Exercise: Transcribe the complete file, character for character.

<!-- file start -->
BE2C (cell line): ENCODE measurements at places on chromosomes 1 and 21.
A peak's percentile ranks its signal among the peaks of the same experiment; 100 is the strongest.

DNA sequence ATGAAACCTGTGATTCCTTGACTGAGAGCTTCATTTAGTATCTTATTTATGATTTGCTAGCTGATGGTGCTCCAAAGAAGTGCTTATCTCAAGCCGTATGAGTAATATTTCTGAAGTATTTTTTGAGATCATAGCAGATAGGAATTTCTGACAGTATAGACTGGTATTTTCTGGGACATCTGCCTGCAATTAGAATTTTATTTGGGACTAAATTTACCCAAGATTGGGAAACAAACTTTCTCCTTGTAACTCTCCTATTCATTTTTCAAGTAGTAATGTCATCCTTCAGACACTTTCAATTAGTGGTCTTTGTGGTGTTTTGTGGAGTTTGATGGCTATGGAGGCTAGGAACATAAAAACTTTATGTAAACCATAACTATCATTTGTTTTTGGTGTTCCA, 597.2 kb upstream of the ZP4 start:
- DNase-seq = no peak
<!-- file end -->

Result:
BE2C (cell line): ENCODE measurements at places on chromosomes 1 and 21.
A peak's percentile ranks its signal among the peaks of the same experiment; 100 is the strongest.

DNA sequence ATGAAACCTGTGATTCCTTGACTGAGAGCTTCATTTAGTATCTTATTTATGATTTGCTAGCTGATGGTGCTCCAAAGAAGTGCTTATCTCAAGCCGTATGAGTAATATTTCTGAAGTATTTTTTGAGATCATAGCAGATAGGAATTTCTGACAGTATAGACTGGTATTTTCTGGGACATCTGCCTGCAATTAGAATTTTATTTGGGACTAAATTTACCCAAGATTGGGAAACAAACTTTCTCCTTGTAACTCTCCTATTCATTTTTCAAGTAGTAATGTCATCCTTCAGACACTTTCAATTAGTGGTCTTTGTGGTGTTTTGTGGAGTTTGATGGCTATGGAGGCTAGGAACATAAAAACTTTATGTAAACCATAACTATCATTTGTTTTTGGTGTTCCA, 597.2 kb upstream of the ZP4 start:
- DNase-seq = no peak